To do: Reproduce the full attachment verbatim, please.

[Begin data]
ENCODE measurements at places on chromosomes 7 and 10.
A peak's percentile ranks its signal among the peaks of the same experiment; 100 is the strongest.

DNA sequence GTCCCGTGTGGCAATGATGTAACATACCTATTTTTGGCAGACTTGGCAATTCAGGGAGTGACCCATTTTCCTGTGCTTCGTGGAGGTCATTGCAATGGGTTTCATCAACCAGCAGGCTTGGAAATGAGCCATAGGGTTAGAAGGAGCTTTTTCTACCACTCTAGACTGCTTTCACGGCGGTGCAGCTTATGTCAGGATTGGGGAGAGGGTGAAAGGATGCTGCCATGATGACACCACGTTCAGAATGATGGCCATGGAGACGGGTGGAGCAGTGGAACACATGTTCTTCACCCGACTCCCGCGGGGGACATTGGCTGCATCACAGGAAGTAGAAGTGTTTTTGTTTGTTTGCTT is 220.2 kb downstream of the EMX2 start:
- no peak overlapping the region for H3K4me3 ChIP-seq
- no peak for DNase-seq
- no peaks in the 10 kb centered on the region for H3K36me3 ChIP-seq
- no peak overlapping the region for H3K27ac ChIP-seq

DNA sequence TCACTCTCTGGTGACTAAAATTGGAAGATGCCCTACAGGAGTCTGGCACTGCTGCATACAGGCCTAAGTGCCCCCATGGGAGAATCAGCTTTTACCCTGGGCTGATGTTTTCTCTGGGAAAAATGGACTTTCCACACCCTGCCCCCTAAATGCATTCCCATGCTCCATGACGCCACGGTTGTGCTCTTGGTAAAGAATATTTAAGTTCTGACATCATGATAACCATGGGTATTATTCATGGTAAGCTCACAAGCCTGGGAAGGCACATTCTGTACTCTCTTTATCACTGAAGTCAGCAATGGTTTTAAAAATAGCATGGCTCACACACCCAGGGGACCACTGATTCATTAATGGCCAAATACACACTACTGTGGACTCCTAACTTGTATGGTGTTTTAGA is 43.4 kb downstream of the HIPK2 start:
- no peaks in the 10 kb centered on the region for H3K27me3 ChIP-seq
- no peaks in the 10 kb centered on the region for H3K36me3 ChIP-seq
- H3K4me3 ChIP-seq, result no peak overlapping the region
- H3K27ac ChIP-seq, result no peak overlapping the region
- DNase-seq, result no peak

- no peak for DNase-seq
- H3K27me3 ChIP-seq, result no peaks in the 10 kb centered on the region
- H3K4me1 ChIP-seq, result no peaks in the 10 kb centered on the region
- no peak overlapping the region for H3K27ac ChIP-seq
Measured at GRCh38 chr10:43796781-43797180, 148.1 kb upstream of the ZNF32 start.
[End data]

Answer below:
ENCODE measurements at places on chromosomes 7 and 10.
A peak's percentile ranks its signal among the peaks of the same experiment; 100 is the strongest.

DNA sequence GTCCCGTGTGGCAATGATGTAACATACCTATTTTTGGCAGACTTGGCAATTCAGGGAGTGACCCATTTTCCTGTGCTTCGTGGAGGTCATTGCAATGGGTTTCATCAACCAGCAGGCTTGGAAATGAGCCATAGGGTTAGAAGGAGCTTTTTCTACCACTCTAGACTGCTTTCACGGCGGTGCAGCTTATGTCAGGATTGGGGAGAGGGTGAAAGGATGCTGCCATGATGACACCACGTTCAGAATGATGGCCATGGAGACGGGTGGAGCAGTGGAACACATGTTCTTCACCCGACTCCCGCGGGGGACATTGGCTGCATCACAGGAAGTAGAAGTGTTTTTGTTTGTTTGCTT is 220.2 kb downstream of the EMX2 start:
- no peak overlapping the region for H3K4me3 ChIP-seq
- no peak for DNase-seq
- no peaks in the 10 kb centered on the region for H3K36me3 ChIP-seq
- no peak overlapping the region for H3K27ac ChIP-seq

DNA sequence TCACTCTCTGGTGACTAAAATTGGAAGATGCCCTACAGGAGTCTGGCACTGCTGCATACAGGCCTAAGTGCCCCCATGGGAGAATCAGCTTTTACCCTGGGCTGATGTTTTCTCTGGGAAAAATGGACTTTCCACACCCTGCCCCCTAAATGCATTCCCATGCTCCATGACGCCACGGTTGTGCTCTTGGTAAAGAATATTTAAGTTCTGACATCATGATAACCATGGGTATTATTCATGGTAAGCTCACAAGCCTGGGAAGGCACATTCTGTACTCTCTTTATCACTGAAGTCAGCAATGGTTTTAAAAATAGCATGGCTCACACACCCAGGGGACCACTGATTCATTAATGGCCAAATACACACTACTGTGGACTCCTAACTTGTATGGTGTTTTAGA is 43.4 kb downstream of the HIPK2 start:
- no peaks in the 10 kb centered on the region for H3K27me3 ChIP-seq
- no peaks in the 10 kb centered on the region for H3K36me3 ChIP-seq
- H3K4me3 ChIP-seq, result no peak overlapping the region
- H3K27ac ChIP-seq, result no peak overlapping the region
- DNase-seq, result no peak

- no peak for DNase-seq
- H3K27me3 ChIP-seq, result no peaks in the 10 kb centered on the region
- H3K4me1 ChIP-seq, result no peaks in the 10 kb centered on the region
- no peak overlapping the region for H3K27ac ChIP-seq
Measured at GRCh38 chr10:43796781-43797180, 148.1 kb upstream of the ZNF32 start.